Update again: I called that phone number. It's active and I registered my new cell phone even though it has unlimited minutes so I don't have to worry about charges. I wanted to see if the number works. It does. And Mama Christy (hi and welcome) just registered her phone online so that still works as well.
I remember when I registered the phones, I did it online but that's been at least a year ago.
If you haven't already done this, now would be a good time. It's bad enough to have one's dinner interrupted by snake oil salesmen without being charged for the privilege. It doesn't help to not answer the phone because with many of the cell phone systems, voice mail (receving and listening) all keep the clock on your "minutes" ticking.
This should never have happened but it did. You can find out more here
REMINDER...About Jan. 1, all cell phone numbers are being released to telemarketing companies and you will start to receive sale Calls YOU WILL BE CHARGED FOR THESE CALLS, To prevent this, call the following number from your cell phone: 888-382-1222. It is the National DO NOT CALL list. It will only take a Minute of your time. It blocks your number for five (5) years.
Wednesday, January 03, 2007
I was asleep before midnight New Year's eve and not good for much of anything the next couple of days. Yesterday was a little better. I managed to get out of the house for a while, had coffee with my friends, and picked up a few necessities. Oh, we drank the Martinelli's on New Year's day. Or the girls and Ray did.
Before I forget to mention it, an early Happy Birthday to my sweet Rochelle who will be 12 on Friday. I'll try to write something special for her between now and then.
Elves left me a printer/scanner/copier/fax a short time before Christmas and Tim and I have been trying to install it ever since. Should be simple, right? Wrong. He tried it with another computer, finally downloaded the software from the HP site, still the same error code. Finally, he tried turning off the modem and voila!! It had something to do with the incoming stuff getting in the way. I don't understand it but I'll know if it ever happens again. While he was here, he reconnected the router so Elcie has a functioning PC once again.
The printer is wonderful. Mine gave up completely a couple of months ago and I was waiting until I could afford what I wanted when the elves showed up. I have to get a landline back to use the fax (hadn't thought about that) but shouldn't be a problem. Maybe next month. Hadn't thought I'd need one.
Today we met for lunch and he came back over, fixed my speakers (plugged them in), hooked up a cordless mouse, gave Elcie her mouse back, and fixed her speakers (also unplugged). Now all I have to do in the way of technology is figure out how to remove a cd which is jammed in the slot. It will not open. Any ideas?
I've been using an old coin-op dryer for a few years now and nursing it along. Jim and Melissa's washer broke down so they replaced the whole set and gave me their dryer which is much newer than my antique although a little smaller. Tim and I moved it today in the van and he hauled it in here and set it up. It's nice to not have to reach in, pull a lever, and then push the start button and this one has more than one temp setting. I'll probably offer the old one on Free-cycle. It still works very well if somewhat noisily and someone out there may find it a treasure. I certainly did when it was given to me.
So with all that you'd think I'd be all happy and carefree. Not today. I've been close to meltdown and wanting to scream and pull my hair. Nothing specific - just the blues and wanting to hide out somewhere and be anti-social. The girls go back to school Monday. It's been far too long a vacation. Things that usually would be no big deal suddenly seemed monumental.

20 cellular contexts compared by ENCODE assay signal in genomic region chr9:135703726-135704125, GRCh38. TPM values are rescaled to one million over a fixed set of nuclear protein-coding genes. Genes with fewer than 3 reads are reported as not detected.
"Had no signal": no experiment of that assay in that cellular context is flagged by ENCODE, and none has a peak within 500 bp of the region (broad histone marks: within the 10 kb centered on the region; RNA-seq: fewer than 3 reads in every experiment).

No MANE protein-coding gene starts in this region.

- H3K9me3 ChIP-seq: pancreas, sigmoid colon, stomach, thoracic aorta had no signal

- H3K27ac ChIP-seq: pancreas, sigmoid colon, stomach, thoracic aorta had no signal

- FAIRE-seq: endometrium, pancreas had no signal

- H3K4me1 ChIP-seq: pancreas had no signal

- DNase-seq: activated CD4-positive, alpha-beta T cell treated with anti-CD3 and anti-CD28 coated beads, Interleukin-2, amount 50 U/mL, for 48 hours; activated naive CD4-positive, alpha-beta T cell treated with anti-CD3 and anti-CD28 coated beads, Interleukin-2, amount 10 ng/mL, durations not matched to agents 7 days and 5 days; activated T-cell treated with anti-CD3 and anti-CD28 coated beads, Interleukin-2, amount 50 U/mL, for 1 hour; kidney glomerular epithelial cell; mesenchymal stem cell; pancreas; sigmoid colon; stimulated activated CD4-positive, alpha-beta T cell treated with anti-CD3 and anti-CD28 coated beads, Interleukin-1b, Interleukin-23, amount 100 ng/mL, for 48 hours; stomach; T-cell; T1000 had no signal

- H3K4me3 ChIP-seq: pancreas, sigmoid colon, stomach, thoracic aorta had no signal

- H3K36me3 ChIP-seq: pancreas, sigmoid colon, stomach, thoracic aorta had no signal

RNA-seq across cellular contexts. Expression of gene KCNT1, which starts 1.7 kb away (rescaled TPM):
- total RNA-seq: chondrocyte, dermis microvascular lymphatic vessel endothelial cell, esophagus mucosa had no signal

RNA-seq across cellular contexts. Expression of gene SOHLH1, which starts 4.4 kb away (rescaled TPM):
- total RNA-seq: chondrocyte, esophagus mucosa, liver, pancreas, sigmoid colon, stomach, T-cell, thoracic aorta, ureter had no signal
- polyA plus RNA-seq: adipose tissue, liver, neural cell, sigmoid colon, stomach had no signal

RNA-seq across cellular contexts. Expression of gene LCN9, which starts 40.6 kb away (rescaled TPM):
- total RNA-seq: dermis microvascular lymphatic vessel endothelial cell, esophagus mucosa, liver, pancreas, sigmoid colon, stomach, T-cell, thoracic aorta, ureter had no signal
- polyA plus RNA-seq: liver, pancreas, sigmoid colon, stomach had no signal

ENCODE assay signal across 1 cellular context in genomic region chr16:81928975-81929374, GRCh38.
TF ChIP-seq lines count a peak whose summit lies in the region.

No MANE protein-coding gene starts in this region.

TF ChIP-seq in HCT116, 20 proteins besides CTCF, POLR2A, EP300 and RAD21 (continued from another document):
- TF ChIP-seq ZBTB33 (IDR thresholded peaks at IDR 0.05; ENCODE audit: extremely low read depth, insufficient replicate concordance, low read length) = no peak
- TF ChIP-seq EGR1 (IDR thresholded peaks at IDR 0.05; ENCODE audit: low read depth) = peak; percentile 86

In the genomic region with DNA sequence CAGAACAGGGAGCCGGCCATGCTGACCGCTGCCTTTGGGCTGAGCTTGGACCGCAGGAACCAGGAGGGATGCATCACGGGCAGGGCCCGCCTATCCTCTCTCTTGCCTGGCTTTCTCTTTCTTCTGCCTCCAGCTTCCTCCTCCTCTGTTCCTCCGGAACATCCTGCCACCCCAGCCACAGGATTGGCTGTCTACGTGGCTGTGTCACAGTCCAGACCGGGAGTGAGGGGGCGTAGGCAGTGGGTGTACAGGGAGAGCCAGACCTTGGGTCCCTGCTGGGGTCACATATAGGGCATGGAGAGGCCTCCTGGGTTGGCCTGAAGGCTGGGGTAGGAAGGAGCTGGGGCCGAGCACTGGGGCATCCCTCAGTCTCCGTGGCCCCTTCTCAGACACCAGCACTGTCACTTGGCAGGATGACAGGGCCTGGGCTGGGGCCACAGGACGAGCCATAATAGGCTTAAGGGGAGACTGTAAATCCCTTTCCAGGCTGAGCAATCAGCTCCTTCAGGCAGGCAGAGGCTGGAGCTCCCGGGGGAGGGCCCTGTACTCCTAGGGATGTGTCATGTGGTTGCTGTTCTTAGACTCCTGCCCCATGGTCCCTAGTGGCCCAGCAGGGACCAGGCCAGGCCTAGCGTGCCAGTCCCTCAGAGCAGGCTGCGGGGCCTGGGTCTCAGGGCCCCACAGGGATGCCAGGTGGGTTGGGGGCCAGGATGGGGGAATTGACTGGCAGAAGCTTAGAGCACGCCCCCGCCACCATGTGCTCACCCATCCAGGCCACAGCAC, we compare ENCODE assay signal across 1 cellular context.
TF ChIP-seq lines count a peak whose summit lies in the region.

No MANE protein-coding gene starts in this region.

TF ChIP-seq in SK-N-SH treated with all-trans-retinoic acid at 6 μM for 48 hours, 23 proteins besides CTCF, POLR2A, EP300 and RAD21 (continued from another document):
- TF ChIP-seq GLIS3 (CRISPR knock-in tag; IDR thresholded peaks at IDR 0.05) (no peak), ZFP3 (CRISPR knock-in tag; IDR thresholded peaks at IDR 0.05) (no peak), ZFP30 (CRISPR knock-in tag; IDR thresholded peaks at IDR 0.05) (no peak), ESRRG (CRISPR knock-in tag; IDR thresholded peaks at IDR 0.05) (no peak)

Carol is planning on spending part of Saturday and Sunday here this weekend if she still feels up to it. She's had a good week so far. I think she's overscheduled herself but she'll find that out for herself when she's here. I can have her back there in 30 minutes if necessary. The medication causes her to feel better than she actually is which a good thing of course but this will be her first time home since she went into the hospital right after Thanksgiving.
She wants to shop Saturday afternoon (don't know what for - probably little things for the girls' Christmas), and then go to church on Sunday and take the girls to a movie. We'll see how it goes. I worry about her doing too much and then I think if she has some happy days, what possible difference can it make if she overdoes a little.
She asked a friend of hers (her former Home Teacher who now lives out of state) to perform Temple rites for her (I'm not Latter Day Saints but she is) and I spent part of today working on a genealogy (or the beginning of one) for her. I understand the belief and the reason for the genealogy and it seems to make her happy thinking about it. My Mormon friends will know what I'm talking about and it's too complicated for a non Mormon like me to try to explain. I think that got to me more than I realized. Everything I do for her I think I may be doing for the last time. and it all hits me again.
So, tomorrow we'll start working on clearing out the aftermath of the holidays and the girls. Rebecca cleaned our front bathroom including drawers and cabinets last night - all on her own initiative. I'll put Rochelle to work on the back bedroom (Carol's) and Ray and I will take down the Christmas decorations and clean the living room. It's been hard with me sick and the girls home to maintain much order. I'd like her to come home to something resembling what she left.
I did not start out intending to sound this depressed. I've had a little time of relative peace and quiet. Elcie and Rochelle are asleep and Rebecca is spending the night across the street with friends. Ray's doing well for the moment and physically, at least, I seem to be improving a little each day.
And tomorrow will be better.
Thanks to all of you for the comments. I haven't abandoned you - just not up to reading or writing very much lately.
Take care everyone.